The Life Cycle of A Book


Publishing Insights offers a good start illustration of the process. Critical Consciousness makes an excellent observation about the need for initial funding. I’d add that to promote interactivity, writers could take cues from popular musicians, i.e. hype an upcoming announcement, release snippets, live podcast Q&A’s, added marketing inserts with purchase to engage the reader online.

Originally posted on Publishing Insights:


This picture illustrates the (traditional?) publishing process, which involves four major parties and twelve steps. If authors take the self-publishing approach, some steps (e.g. Agent) might be optional; if only e-book version is produced (whether on the author’s own website or under contract with publishing platforms like Amazon), then details of the Distribution step will also alter. In addition, the “Print on Demand” (POD) model is bound to have a great impact on the distribution process.

I personally think that these days it will be necessary to draw a direct link between “Writer” and “Book Buyer”/”Reader”. With online platforms like Goodreads, Amazon, and various blogging sites, writers and readers now can easily engage with each other in the life cycle of a book. Wouldn’t it be a great way to promote book sales if reading becomes more interactive?

Image Credict: International Book Promotion

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Bleeding From the Eyes

After two weeks of scouring Blogging 201 for new ideas and ways to make this site one you’ll want to keep coming back to, I think I’m officially bleeding from the eyes. My accomplishments update suggests it has been worthwhile. The experience proves to me that self-improvement comes from one or both of two places.

Others’ observations and criticisms

Cause a re-evaluation in thinking
Help to prune the weeds
Offer clarity and insight
Provide a new perspective


I believe that every writer or artist worth his salt needs a way to step back from the work to re-balance. Check around with creative types who you know, and you’ll find that they each use a different method to get in the zone: prayer or meditation, exercise or adrenaline-fueled activities, a glass of wine or a cup of coffee, a walk in the park, a chat with a friend or loved one, a day at the beach, or spending time with a pet or on a project in an effort to re-energize creativity. It all depends upon the individual.

While I don’t recall the minute details, I learned in a psychology class that there are two basic types of people when it comes to ways in which we humans relax so that we can think clearly. The gist is this: in any group of people, about half of them rely on quiet contemplation in order to chill out, while the others want chaos. The quiet types would be happy to get away alone for a spell while the others might choose to go to say a picnic or some place where there will be lots of people and activities in which to participate.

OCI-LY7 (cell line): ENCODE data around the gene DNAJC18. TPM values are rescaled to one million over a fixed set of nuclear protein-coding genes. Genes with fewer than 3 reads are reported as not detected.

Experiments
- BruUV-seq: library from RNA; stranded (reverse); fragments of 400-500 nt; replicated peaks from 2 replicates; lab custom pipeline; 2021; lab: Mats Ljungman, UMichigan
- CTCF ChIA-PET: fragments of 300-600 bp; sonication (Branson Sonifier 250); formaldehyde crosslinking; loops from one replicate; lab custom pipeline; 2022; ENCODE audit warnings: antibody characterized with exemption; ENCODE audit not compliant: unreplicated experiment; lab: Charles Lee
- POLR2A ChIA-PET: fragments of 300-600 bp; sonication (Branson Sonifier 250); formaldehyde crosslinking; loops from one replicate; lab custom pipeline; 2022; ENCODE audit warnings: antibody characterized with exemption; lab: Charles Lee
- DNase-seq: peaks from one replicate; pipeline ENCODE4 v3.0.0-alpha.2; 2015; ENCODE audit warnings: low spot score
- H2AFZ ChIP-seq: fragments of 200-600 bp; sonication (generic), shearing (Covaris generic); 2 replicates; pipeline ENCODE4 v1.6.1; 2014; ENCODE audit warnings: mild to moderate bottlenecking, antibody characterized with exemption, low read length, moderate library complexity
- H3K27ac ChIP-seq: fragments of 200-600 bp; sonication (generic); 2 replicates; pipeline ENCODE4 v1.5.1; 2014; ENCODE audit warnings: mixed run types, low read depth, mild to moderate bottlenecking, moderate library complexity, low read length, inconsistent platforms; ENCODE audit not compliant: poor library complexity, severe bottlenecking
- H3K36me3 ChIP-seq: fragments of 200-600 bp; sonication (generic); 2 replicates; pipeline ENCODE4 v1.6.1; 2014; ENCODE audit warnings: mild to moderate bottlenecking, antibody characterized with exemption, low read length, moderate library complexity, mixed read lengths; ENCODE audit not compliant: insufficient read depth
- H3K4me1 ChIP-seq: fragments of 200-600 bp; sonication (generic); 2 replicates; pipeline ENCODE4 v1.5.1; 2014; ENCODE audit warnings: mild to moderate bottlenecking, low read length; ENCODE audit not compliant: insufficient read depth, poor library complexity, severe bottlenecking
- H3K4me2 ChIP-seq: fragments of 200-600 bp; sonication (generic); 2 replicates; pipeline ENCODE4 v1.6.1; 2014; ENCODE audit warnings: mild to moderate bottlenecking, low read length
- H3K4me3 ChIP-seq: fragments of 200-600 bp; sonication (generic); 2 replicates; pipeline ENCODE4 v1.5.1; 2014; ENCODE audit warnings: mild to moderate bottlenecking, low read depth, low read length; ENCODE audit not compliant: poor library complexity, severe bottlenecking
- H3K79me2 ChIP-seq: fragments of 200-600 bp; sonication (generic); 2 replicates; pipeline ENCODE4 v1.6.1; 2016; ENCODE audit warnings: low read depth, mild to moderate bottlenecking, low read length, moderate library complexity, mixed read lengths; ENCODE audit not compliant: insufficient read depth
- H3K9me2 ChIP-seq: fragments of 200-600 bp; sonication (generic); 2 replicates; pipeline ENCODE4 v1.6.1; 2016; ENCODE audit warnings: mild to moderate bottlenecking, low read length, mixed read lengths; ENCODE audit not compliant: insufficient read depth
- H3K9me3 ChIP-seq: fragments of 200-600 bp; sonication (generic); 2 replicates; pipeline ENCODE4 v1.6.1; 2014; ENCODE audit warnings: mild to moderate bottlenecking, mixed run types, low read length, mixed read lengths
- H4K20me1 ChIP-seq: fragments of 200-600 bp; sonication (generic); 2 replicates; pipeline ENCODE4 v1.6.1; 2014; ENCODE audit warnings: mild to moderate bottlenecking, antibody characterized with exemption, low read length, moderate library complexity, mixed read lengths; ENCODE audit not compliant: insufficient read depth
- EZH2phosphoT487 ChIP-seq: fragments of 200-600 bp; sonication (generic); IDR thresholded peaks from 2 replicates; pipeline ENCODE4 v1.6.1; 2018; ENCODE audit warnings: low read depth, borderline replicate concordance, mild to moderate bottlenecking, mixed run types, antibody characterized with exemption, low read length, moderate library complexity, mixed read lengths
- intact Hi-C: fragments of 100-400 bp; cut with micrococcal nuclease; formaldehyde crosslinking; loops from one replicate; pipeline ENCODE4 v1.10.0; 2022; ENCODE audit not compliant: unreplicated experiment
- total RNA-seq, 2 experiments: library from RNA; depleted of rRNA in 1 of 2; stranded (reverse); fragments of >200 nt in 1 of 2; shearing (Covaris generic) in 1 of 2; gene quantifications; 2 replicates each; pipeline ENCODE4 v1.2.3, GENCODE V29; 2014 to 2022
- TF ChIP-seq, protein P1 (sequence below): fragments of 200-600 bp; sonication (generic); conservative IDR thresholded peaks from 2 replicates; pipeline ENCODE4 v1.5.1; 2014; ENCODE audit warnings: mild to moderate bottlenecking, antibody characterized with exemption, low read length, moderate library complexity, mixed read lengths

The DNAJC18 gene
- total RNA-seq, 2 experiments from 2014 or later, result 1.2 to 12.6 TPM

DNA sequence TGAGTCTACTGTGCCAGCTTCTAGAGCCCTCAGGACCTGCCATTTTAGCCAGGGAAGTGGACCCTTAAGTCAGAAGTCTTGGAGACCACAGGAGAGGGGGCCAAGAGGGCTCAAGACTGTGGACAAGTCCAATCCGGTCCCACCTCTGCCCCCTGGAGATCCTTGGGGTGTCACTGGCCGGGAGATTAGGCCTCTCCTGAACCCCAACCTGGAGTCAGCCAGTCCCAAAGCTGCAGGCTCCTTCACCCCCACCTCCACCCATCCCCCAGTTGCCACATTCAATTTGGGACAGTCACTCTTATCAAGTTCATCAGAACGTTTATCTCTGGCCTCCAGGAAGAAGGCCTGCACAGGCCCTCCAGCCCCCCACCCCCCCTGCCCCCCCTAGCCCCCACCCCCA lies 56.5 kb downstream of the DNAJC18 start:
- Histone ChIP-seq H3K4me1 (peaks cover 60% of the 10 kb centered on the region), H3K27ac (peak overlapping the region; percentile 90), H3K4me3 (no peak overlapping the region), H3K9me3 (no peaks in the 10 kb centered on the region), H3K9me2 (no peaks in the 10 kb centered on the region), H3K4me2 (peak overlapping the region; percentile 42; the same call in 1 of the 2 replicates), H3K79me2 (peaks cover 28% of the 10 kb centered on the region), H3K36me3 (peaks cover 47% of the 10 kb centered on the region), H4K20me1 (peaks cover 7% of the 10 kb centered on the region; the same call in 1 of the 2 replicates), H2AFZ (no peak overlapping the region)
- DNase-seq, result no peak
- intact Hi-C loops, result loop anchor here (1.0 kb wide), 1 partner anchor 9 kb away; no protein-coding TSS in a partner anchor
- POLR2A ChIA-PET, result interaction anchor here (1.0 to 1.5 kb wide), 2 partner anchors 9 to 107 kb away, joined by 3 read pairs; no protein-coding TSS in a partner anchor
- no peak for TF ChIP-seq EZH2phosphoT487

Figure out which one you are, and plan some time off to regroup.

I’ll do it Myselfie

I snarfed my Cheerios when I read freelance writer Damyanti’s post How Selfie Obsessed Are You? Thankfully I ate alone at the breakfast table this morning. I’ll admit that I too probably would have watched Mr. Narcissist with fascinated amusement.

Her post got me to thinking about the why people take selfies, and I think I know the answer. Will you let me know what you think?

Before the invention of photography, when people had portraits made, they sat for a hired painter or portraitist for extended or repeated sessions in order to achieve an agreed likeness of themselves. These portrait paintings and sketches represented a person’s look over hours, days or even seasons.

The advent of film allowed the ability to capture a single moment complete with its imperfections. That may explain why early photos of groups or individuals lacked expression—people had that one moment to capture what might be the only photo taken of them in a lifetime and I think they believed they ought to look dignified.

Digital photography makes it easy to trash an imperfect shot without any financial loss, and to re-create a prior moment; a false perception.

Maybe there’s a connection between why we take selfies and what pose we choose.

Remember the 2014 Oscar’s and the publicity surrounding Ellen DeGeneres’ selfies with odd lots of celebrities who might otherwise never have posed together? Maybe we need to prove to ourselves that we’re all having fun.